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Filmmakers are very crafty storytellers. The best ones know how to use the visual medium known as cinema to not only tell a story, but make us feel emotions of all kinds, and empathize with characters and people we have never met before. Filmmakers are also adept enough to link themes and patterns in the story through visual cues. In this video essay from Jacob T. Swinney titled First and Final Frames, he shows us how important the opening and closing shots are in every movie. At first you may think they have no connection, but it'll really hit you when you see the Gone Girl moment and it builds from there. This montage of over 50 films, showing the opening/closing shots side-by-side, also features the music "Any Other Name" by Thomas Newman from the American Beauty soundtrack. It's much more mesmerizing than I was expecting.
Last spring Filmmaker IQ took us through the history of movie trailers from all the way back in 1913, but this time it's Steven Benedict giving us a more in-depth look at the evolution of the integral piece of movie marketing. Benedict has put together a video essay called American Trailers, and as you may have guessed, it focuses on just the evolution of trailers in the United States. It's just under 20 minutes, and it examines the function of movie trailers, beyond more than what we already know, and also how they've been used throughout the history of cinema. So if you've got time, take a journey through movie trailer history.
While the world of comic book movies is pretty strong, the straight-up action genre has been struggling for years now. From mediocre sci-fi remakes like Total Recall and RoboCop to lackluster sequels like Taken, there are very few pure action movies worthy of praise like The Raid franchise and last year's John Wick. The stories are lame, the action is bland, the characters are hollow and it all just feels like the same old garbage. Now Chris Stuckmann has put together a video essay examining the problems with action movies today, and he even has some suggestions for how to fix these problems and take the genre back.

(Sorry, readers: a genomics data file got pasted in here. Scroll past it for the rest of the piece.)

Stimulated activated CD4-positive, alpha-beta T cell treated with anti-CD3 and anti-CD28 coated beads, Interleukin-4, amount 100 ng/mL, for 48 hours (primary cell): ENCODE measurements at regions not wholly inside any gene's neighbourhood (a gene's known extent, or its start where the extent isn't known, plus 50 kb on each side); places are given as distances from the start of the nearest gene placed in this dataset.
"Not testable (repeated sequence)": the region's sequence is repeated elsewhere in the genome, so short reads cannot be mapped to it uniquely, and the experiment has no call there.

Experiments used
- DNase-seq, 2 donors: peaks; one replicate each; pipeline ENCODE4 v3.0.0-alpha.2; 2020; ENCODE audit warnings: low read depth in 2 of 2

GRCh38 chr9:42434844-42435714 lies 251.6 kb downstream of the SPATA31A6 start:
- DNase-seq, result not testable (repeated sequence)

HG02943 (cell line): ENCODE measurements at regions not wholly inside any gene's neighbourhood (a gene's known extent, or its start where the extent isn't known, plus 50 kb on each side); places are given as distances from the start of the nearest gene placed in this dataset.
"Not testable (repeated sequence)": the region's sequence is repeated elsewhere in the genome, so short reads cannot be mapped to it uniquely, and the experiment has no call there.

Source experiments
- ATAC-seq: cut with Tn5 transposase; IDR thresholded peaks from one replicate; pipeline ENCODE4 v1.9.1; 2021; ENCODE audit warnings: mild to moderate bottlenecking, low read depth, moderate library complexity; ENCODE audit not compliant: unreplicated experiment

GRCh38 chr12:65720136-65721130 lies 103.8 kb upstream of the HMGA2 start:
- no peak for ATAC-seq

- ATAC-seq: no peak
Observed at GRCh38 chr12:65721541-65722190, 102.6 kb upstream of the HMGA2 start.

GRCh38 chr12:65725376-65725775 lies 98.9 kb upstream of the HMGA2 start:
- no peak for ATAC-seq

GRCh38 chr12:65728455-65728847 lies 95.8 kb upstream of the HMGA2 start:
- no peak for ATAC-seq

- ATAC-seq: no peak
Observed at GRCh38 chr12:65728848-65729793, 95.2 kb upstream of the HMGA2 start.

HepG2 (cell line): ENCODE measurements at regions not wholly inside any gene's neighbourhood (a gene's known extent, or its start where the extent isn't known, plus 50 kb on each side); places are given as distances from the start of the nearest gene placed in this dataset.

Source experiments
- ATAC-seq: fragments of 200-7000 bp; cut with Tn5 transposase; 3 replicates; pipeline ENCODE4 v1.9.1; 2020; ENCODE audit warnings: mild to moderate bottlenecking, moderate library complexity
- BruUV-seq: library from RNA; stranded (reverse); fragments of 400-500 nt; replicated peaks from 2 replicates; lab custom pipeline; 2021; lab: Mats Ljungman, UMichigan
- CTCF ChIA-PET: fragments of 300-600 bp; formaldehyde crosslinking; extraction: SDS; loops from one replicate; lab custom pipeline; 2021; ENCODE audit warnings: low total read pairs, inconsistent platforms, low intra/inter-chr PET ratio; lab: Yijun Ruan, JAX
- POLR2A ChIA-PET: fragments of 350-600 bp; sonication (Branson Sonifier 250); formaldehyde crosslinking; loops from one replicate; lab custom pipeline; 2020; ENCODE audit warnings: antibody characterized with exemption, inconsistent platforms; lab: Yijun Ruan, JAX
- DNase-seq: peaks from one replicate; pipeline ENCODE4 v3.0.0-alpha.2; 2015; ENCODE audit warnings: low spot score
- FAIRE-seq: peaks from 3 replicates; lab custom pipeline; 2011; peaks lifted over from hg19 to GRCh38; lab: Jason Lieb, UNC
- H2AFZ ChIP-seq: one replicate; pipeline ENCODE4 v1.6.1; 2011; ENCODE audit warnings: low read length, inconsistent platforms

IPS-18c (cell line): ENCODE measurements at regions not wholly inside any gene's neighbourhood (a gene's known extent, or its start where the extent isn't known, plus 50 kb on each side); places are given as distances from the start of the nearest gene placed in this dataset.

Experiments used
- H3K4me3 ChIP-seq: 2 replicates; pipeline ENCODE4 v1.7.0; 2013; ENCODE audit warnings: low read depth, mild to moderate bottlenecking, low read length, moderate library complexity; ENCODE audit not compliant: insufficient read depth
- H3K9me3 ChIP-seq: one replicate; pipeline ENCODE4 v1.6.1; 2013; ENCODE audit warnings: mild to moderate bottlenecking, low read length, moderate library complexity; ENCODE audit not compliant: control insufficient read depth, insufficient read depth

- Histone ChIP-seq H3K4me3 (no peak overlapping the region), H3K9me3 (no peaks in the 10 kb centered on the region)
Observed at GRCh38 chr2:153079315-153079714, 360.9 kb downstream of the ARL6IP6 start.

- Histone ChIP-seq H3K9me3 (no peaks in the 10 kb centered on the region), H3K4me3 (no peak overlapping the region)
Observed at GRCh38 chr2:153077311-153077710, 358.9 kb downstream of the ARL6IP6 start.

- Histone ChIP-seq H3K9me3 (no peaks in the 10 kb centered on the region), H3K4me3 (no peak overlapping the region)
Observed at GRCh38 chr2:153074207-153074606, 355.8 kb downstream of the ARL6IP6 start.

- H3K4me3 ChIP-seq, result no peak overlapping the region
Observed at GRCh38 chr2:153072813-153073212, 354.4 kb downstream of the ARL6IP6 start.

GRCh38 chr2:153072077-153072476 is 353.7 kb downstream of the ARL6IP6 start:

Director David Fincher has directed truly great feature films, mesmerizing music videos and even intriguing commercials. As his latest film Gone Girl heads into theaters with select evening shows tonight before hitting theaters everywhere tomorrow, why not take a deeper look at the filmmaking style and and craft of a gifted director like Fincher. The man behind films like Se7en and The Social Network describes his process as "not what I do, but what I don’t do," and Every Frame a Painting has decided to dive into what makes Fincher's films tick with a fascinating and fantastic seven-minute video essay. Watch now!
Many cinephiles know that the PG-13 rating that is so popular today is a relatively new addition to the rating system of the Motion Picture Association of America. Basically, because some movies with more questionable content like Indiana Jones and the Temple of Doom, Poltergeist and Gremlins threw parents into an uproar because the content didn't seem to fit the PG-rating moniker, Steven Spielberg and the MPAA came up with the PG-13 rating as a middle ground between the more kid-friendly PG films, and the adult-oriented R-rated flicks. However, GoodBadFlicks thinks the PG-13 rating is causing problems.
In the short history of filmmaking, there have been incredible advances in technology that have changed the face of filmmaking from the innovation of sound to computer generated visual effects. However, there are subtle changes that help make visual storytelling a little easier too, making it so the audience doesn't feel detached from the story and world they're seeing unfold on the big screen. One such arena you may not realize is how characters communicate on the big screen in a contemporary society where individuals talk more often by way of text messages instead of talking on the phone. Filmmakers are only recently figuring out how to do this effectively, occasionally with some style, and a neat video essay explains how. Watch it!